Nicastro learns - and teaches - hard lessons in first year as education commissioner
When Chris Nicastro was named Missouri's commissioner of elementary and secondary education last year, the news was that she was the first woman and the first urban educator to hold that position.
No one knew that the better shorthand would be this: the commissioner who had to deal with the state's worst budget crisis in recent memory.
So is it accurate to sum up her first 12 months in the job as interesting?
"That's an understatement."
Nicastro says that being the first female in her role never meant that much to her.
"People have been saying to me that I'm the first woman to do this or that for 35 years," she said in a wide-ranging interview, "so for me gender has not really been an issue. I just want to do a good job at whatever I'm doing."
As far as being the first commissioner with a background in urban education, serving as superintendent in Riverview Gardens and Hazelwood before going to Jefferson City, Nicastro says it obviously gave her a perspective that others had lacked -- and prepared her for a flurry of activity in St. Louis, Wellston and Riverview Gardens that has been a big part of her first year.
But, she says, she needed to establish credibility in all parts of the state, not just its cities.
"I have to work extra hard to work with those folks not in urban areas, to show that I care equally about their kids and their issues," she said. "It's up to me to establish that trust and that credibility."
As far as the money part of her job, Nicastro had to hit the ground racing, as she prepared Missouri for its entry into the federal Race to the Top for a share of more than $4 billion in federal stimulus funds and tried to make every dollar count from a shrinking Missouri budget. Missouri was shut out of the federal program, at the same time that the bad news in Jefferson City seemed never to end.
"Certainly I realized before I came that the budget was going to be a challenge," she said, "but maybe I was the only one in state government who was caught off guard by the magnitude of the budget crunch that we had to deal with."
As a new school year is about to start, and another $600 million state budget shortfall looms, she wants to make sure that administrators throughout Missouri are armed with as much information as possible to make scarce dollars work toward the goal that she has emphasized over and over again -- improved student achievement.
"Nobody can do anything about the cuts themselves," Nicastro said. "It's a reality we all have to struggle with. I hope that what the folks in the field would say is that we have done a good job of keeping them in the loop, communicating as much as possible to make sure they have the opportunity to do some planning.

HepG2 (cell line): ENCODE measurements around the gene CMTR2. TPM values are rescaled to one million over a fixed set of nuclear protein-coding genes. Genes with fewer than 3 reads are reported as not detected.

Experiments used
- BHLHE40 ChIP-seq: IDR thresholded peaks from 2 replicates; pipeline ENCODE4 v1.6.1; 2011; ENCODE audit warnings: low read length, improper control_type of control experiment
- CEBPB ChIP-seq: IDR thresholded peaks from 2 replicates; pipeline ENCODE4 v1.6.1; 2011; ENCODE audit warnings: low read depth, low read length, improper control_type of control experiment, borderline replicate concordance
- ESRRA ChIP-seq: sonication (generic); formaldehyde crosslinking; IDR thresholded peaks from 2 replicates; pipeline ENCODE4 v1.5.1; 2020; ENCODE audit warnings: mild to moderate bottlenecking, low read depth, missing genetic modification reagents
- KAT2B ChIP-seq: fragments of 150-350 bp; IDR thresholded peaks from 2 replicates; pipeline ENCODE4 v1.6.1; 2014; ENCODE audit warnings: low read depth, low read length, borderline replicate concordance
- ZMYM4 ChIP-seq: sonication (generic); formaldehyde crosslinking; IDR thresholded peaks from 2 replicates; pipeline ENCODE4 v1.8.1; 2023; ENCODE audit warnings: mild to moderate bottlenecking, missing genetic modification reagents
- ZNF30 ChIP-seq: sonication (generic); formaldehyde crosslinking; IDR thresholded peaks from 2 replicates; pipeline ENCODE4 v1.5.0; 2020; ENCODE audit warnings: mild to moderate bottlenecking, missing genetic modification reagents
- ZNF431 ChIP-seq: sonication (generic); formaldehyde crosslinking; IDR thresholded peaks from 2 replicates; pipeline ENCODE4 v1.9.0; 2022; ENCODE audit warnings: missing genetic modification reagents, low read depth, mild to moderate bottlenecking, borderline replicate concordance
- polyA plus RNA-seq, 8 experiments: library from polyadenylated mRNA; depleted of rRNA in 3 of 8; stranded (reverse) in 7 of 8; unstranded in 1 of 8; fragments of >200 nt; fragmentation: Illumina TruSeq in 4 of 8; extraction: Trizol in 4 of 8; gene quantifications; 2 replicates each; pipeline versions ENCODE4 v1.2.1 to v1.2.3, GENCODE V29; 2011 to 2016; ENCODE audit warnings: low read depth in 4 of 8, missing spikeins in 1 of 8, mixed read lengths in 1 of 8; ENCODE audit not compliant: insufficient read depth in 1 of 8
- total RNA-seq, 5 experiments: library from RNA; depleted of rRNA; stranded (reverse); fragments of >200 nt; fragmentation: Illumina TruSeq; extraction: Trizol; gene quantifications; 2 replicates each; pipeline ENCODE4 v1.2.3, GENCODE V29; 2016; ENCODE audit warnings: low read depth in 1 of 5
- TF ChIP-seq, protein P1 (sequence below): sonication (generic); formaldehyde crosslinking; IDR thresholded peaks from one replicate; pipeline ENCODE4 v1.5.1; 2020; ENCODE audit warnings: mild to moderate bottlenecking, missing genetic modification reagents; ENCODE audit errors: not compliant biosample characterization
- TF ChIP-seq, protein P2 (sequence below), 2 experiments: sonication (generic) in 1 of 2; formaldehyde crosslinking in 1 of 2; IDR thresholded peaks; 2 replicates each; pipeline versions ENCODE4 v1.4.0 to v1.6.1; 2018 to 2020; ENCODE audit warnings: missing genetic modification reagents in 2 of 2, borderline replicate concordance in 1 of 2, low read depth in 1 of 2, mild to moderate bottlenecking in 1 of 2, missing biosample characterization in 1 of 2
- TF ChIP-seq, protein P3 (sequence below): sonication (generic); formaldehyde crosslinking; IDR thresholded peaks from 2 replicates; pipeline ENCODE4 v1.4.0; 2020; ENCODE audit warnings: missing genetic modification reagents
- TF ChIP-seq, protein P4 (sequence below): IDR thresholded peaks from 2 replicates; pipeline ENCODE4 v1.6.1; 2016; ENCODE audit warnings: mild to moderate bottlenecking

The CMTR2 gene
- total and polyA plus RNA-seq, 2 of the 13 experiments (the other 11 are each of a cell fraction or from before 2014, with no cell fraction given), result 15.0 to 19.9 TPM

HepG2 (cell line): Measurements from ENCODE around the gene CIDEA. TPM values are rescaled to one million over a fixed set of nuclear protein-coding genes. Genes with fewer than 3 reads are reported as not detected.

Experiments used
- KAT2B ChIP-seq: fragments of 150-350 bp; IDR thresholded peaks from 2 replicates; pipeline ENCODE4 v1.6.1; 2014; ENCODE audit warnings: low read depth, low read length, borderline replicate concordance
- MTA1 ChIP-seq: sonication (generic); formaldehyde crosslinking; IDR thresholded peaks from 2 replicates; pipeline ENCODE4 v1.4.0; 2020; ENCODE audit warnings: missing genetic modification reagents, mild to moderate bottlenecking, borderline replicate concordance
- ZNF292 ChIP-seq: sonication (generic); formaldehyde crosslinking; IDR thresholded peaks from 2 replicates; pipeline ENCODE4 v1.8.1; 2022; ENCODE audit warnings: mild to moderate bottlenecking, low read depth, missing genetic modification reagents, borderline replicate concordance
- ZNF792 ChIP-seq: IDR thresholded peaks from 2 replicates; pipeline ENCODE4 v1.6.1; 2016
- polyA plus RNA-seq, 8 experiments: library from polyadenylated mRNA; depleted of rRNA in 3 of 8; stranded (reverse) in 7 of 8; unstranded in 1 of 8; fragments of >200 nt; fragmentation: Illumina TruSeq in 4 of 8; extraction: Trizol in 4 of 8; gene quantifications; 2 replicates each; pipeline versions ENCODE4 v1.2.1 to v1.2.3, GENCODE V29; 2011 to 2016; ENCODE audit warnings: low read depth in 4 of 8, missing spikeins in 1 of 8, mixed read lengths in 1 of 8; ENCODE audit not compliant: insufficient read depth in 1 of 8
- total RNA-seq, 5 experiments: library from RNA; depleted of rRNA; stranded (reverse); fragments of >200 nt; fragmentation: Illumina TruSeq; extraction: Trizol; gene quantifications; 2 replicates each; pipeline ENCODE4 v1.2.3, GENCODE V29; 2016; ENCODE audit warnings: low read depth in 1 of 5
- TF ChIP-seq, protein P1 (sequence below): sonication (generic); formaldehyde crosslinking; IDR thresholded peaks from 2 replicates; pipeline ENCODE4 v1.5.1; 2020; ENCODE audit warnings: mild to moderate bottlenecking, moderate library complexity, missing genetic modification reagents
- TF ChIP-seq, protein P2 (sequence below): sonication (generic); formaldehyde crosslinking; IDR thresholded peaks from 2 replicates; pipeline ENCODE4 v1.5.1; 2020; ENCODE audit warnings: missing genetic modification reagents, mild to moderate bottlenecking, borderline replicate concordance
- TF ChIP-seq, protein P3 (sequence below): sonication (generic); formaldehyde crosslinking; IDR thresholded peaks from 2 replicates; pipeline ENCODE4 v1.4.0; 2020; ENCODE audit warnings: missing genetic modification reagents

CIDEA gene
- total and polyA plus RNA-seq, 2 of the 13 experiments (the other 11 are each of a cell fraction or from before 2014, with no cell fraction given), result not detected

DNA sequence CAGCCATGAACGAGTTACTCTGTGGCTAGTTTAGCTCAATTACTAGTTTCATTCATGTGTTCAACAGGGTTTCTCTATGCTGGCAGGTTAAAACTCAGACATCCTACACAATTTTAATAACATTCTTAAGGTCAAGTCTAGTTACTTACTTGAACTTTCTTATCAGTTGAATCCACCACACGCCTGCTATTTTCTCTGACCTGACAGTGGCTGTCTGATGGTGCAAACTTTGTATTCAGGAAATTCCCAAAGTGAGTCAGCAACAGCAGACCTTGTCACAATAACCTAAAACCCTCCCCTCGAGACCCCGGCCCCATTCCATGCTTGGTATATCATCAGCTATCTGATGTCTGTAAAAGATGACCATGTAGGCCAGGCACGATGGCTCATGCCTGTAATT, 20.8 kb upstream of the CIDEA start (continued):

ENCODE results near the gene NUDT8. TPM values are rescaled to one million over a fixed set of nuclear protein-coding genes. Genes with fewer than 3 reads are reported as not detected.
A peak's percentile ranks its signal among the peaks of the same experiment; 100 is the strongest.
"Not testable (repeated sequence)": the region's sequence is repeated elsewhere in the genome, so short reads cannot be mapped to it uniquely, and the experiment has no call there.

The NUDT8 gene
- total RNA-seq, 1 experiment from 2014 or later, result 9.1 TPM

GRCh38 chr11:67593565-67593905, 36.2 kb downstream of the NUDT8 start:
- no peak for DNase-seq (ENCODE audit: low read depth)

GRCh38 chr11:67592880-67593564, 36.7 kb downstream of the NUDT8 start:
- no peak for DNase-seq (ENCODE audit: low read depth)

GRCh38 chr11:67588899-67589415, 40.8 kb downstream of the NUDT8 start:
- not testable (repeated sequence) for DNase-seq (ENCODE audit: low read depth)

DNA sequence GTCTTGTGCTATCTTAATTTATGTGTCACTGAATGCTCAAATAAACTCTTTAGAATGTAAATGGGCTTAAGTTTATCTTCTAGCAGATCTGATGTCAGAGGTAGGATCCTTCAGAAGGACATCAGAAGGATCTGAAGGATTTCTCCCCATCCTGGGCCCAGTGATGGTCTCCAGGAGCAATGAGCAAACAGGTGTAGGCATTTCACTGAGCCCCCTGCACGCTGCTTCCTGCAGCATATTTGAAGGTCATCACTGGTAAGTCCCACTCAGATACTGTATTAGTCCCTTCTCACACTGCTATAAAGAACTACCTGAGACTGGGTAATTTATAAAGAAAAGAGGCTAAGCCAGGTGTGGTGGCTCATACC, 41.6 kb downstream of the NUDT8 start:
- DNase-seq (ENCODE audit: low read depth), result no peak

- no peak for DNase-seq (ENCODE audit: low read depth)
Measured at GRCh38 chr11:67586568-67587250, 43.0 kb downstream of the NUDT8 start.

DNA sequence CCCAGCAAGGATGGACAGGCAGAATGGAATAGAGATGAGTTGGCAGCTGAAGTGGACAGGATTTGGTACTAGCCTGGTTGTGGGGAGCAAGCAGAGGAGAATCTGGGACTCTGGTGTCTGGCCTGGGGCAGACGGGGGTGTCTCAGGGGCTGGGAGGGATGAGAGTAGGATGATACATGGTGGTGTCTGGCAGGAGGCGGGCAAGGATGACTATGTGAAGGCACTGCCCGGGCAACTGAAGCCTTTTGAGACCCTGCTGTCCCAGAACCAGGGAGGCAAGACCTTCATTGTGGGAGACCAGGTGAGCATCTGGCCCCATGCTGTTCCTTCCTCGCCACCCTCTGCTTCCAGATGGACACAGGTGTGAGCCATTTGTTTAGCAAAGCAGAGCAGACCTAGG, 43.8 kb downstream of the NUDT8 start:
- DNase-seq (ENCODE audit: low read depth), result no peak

"You can handle almost anything if you have sufficient time to plan, so my goal has been to give them as much time and as much information as possible."
COLLEGIALITY, ENERGY, INCLUSION
Those who have worked with Nicastro in her first year on the job tend to use the same words when asked about what her accomplishments and her approach: communication, focus, hard work, making sure everyone's voice gets heard and letting everyone know the high expectations she has of them.
"Chris has done the most remarkable job in a 12-month period of any appointed or hired leader," said Peter Herschend of Branson, a longtime member of the state Board of Education, which chose Nicastro for
"She is in regular communication with all of the superintendents in the state -- not just sending out a 'hey, how are you,' but getting information out to the people who have to live with it and make the schools work. We didn't do that before."
He also praised her quick decision making -- not always a hallmark of government work. When the earthquake struck Haiti in January, Herschend said, he was approached by Convoy of Hope, a group in Springfield, to ask for help from Missouri's schools in putting together sanitation kits for kids.
He called Nicastro, who was on vacation, and it didn't take too long before she had information out to schools throughout the state; 50,000 kits were assembled in less than a week.
Herschend also praised her reorganization of the Department of Elementary and Secondary Education, bringing in new senior leadership and dividing responsibilities so that some of the department concentrates on academics while the other provides support services.
"She works very hard to find the men and women inside the department who are willing to work very, very hard and are effective," he said. "Then she gives them their objectives, but she doesn't hold the reins. She says I'll help you where I can and when I should, but she has confidence in the individuals who are reporting to her, and she will give them their head, making sure objectives are clear and reporting guidelines are clear."
His overall grade for Nicastro's first year? An A.
"Am I high on her?" Herschend said. "Yes. Do I think she walks on water? No -- nor does she."